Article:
However in the spirit of perseverance I’ve discovered an old favourite fall back exercise, swimming. I really love swimming. I always have. In fact as a child it was impossible to keep me out of water from the moment I could toddle. My poor parents, I was continually throwing myself into puddles, usually face down, and generally being a menace.

As you can see I was at home in the water at 9 months old and by 20 months was an accomplished swimmer. As you can also see from the second photo, we should all be extremely glad that stubbies craze that swept New Zealand in the 70s is over (shudder).

Back to the pool I’ve headed, but lets be honest here, while I love the actual activity of swimming, I very much loath many of its necessary ceremonies, and even more so now that I can actually see. Before this week the last time I went swimming I still had glasses which meant I really couldn’t see properly, which was often a blessing. Why you ask? Well let me list my top ten things that I loath about associated evils of swimming, in no particular order.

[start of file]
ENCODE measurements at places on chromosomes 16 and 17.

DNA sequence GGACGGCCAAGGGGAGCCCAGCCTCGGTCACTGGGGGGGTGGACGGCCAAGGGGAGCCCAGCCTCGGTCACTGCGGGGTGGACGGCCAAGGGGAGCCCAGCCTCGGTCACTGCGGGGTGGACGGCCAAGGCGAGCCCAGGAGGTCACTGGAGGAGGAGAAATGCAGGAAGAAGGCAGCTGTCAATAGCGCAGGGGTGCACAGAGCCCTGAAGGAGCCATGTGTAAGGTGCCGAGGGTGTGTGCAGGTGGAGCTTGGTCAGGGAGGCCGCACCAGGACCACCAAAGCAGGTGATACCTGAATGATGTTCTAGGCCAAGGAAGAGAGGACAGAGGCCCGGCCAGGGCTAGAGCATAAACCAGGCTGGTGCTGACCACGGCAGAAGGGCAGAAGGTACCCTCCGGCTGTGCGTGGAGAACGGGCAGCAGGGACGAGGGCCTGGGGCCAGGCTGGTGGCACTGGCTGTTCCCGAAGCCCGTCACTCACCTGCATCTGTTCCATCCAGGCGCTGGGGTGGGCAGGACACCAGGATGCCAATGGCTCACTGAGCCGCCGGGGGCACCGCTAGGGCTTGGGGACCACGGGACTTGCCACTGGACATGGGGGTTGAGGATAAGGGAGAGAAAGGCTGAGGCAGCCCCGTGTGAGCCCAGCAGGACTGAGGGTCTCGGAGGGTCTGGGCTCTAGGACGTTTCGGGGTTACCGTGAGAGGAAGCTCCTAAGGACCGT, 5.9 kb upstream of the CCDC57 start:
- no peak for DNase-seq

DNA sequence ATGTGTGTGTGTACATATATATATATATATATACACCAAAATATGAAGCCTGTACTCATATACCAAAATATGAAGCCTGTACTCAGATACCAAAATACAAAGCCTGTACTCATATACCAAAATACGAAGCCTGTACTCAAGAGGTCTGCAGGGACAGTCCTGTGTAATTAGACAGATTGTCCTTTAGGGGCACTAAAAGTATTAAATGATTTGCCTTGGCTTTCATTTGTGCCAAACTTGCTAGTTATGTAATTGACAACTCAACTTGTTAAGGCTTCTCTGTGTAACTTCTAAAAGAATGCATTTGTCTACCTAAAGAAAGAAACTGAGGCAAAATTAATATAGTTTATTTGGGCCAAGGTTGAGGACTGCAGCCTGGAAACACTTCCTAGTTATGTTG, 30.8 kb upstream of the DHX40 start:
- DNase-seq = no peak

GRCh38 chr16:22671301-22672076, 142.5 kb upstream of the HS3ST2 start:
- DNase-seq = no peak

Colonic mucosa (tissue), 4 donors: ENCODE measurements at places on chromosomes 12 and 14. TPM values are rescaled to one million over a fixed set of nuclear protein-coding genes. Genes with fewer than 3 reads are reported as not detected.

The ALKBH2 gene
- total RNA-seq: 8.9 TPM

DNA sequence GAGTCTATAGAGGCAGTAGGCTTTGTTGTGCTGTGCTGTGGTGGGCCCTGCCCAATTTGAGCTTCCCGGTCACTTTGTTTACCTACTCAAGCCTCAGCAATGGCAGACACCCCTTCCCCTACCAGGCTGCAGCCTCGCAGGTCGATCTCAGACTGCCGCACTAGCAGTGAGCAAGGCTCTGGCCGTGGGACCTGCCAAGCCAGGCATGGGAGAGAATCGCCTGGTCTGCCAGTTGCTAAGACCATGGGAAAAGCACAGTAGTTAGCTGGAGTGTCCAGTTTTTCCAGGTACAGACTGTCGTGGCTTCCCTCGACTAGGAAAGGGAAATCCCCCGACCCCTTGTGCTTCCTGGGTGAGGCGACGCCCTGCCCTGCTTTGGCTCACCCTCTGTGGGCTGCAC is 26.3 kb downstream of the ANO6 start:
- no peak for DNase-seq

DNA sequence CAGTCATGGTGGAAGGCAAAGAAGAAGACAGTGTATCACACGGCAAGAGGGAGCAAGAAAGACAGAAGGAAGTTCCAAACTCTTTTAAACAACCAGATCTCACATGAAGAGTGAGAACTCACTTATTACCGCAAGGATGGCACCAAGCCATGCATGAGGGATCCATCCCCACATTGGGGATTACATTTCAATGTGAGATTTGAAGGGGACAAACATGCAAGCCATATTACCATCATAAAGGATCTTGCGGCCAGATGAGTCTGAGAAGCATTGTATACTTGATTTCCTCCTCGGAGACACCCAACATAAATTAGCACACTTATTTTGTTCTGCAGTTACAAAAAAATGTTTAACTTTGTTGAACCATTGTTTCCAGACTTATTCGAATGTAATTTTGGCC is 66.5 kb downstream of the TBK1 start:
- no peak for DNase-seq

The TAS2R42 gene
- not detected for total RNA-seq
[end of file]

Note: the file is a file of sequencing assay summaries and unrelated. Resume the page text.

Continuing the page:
1. Full frontal female nudity. I don’t want to see it. Call me a prude, but I don’t. I especially don’t want to see it in my colleagues. And I can definitely live without seeing in from anyone over the age of 60, that’s just too cruel a reminder of what is still to come.